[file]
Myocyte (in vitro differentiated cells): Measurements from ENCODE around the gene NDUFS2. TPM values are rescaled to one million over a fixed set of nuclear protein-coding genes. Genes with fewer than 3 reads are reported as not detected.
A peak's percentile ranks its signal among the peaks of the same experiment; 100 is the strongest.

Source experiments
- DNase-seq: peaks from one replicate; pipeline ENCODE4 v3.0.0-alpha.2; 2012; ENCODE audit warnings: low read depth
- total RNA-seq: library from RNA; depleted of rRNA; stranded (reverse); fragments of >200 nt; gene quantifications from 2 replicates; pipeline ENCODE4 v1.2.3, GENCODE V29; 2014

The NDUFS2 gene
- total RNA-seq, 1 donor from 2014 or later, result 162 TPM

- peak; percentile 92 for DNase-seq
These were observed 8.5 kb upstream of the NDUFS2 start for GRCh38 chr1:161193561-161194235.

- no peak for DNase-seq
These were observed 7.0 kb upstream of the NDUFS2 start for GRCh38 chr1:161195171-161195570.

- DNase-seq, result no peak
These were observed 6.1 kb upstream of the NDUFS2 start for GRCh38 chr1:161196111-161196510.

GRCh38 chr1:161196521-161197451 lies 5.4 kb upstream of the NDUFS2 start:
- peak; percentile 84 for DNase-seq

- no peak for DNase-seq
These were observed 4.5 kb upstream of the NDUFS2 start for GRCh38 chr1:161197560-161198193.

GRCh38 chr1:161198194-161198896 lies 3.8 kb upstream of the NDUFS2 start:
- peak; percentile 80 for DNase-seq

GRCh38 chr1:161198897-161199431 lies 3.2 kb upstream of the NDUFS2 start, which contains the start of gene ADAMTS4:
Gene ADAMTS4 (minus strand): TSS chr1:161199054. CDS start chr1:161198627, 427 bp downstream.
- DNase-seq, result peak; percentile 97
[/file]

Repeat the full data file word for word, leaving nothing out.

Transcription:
Myocyte (in vitro differentiated cells): Measurements from ENCODE around the gene NDUFS2. TPM values are rescaled to one million over a fixed set of nuclear protein-coding genes. Genes with fewer than 3 reads are reported as not detected.
A peak's percentile ranks its signal among the peaks of the same experiment; 100 is the strongest.

Source experiments
- DNase-seq: peaks from one replicate; pipeline ENCODE4 v3.0.0-alpha.2; 2012; ENCODE audit warnings: low read depth
- total RNA-seq: library from RNA; depleted of rRNA; stranded (reverse); fragments of >200 nt; gene quantifications from 2 replicates; pipeline ENCODE4 v1.2.3, GENCODE V29; 2014

The NDUFS2 gene
- total RNA-seq, 1 donor from 2014 or later, result 162 TPM

- peak; percentile 92 for DNase-seq
These were observed 8.5 kb upstream of the NDUFS2 start for GRCh38 chr1:161193561-161194235.

- no peak for DNase-seq
These were observed 7.0 kb upstream of the NDUFS2 start for GRCh38 chr1:161195171-161195570.

- DNase-seq, result no peak
These were observed 6.1 kb upstream of the NDUFS2 start for GRCh38 chr1:161196111-161196510.

GRCh38 chr1:161196521-161197451 lies 5.4 kb upstream of the NDUFS2 start:
- peak; percentile 84 for DNase-seq

- no peak for DNase-seq
These were observed 4.5 kb upstream of the NDUFS2 start for GRCh38 chr1:161197560-161198193.

GRCh38 chr1:161198194-161198896 lies 3.8 kb upstream of the NDUFS2 start:
- peak; percentile 80 for DNase-seq

GRCh38 chr1:161198897-161199431 lies 3.2 kb upstream of the NDUFS2 start, which contains the start of gene ADAMTS4:
Gene ADAMTS4 (minus strand): TSS chr1:161199054. CDS start chr1:161198627, 427 bp downstream.
- DNase-seq, result peak; percentile 97